Before categorising anything, it's important to understand the taxonomy first. That way you don't get bogged down in words that could have different meanings.
An IPS or an IDS is defined as a network-level detection control. A Host-Based IPS (HIPS) will also look at internal data but primarily looks at the network.
Given this differentiation, no, fail2ban ...
NIDS are designed to inspect the network at certain points, like at ingress/egress points in the network. Its focus is intrusion. Yes, there are signature rules and there are anomaly rule sets, but they focus on the point where traffic passes the NIDS inspection point.
NBA looks at the network. It's looking at bandwidth and protocol use and other factors ...
Any chance it's this: https://www.cisecurity.org/services/albert/ ?
It says it's a Suricata based IDS (not clear to me what they add to plain Suricata, maybe this is a subscription to threat signature updates?).
If the hash is only used by itself to distinguish between malicious and non-malicious applications then it is probably not very effective since as you've said already hashes from various applications are overlapping which means that one gets either false positives or false negatives.
But the hash might be used in context with other features, like the domain ...
It most likely means "Decoded" in this context, as "decoder" is the language keyword Fortinet uses to describe their anomaly detection:
The FortiGate IPS uses protocol decoders to identify the abnormal
traffic patterns that do not meet the protocol requirements and
standards. For example, the HTTP decoder monitors the HTTP traffic to
identify any ...
For testing, a simple google search was done in the web browser (firefox).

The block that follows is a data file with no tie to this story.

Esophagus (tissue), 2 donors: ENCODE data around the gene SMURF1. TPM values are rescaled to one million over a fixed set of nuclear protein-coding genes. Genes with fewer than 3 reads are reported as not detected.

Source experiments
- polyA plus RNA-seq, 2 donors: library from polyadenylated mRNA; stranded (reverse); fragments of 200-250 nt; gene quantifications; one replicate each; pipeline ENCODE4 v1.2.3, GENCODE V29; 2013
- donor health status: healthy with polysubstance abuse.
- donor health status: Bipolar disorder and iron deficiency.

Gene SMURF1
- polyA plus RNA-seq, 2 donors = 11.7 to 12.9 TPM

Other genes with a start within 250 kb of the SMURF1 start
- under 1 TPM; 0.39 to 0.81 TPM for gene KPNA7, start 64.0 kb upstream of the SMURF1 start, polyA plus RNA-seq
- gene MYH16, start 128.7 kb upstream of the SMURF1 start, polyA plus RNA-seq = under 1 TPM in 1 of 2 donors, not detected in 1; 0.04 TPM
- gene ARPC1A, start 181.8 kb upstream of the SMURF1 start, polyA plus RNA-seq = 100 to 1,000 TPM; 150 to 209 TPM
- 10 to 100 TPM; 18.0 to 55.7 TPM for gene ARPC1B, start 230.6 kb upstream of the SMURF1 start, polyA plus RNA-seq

Search engines today are usually accessed by HTTPS (and this is definitely true with Google). in HTTPS all the HTTP is encrypted which includes the full HTTP request (i.e. the part containing the string "HTTP") and also what is searched for.
Given that Snort only sees the encrypted ...
In general security systems, in this case NIDS, that detect things needs to deals with false positive and negatives. JA3 is a new technique that allows NIDS (snort, suricata, aiengine and others) to detect malware before they send the HTTP exploit. Of course if somebody design a malware that use the same settings as chrome or firefox then the signature will ...
I believe the OP is referring to a concept I usually call "Attack Surface"
Attack surface is mental visualization tool used to picture the aggregation of all the various vectors an adversary might use or attempt to use to affect the confidentiality, availability or integrity of your data or systems.
To envision an attack surface one should visualize the ...
Here is a list of some of the ones I use:
How do we measure the signatures efficiency?
You don't want too much false positives, or your users will be impacted for being denied access to legitimate sites. On the other hand, false negatives allows attackers to bypass the filters and attack your infrastructure. So an IDS with the lowest false positives/negatives rates is better than the others.
The "ET POLICY" part of the alert is telling you that it's a 'Policy' rule: i.e. it's not an attack per se, it's just something which might violate a corporate policy.
That particular alert is just telling you that someone has downloaded a Windows executable file or DLL over HTTP. In most cases this is just noise, unless you've prohibited downloading of ...
Maybe it's too late to come up with an answer here. But, I think I should write this to present my approach which might be helpful to the beginners trying to find the catch.
Snort can be configured only as a Network IDS and not Host IDS considering the fact that it's only capable of watching the network traffic and not what happens inside of the HOST.
They now even suggest sharing your ID via their "share link" feature. From their post about this: https://threema.ch/en/blog/posts/share-link-en
To streamline the process of adding contacts to Threema and to make it easier to share one’s own ID, there is now a unique Share Link for each Threema ID....
Their example: https://threema.id/ECHOECHO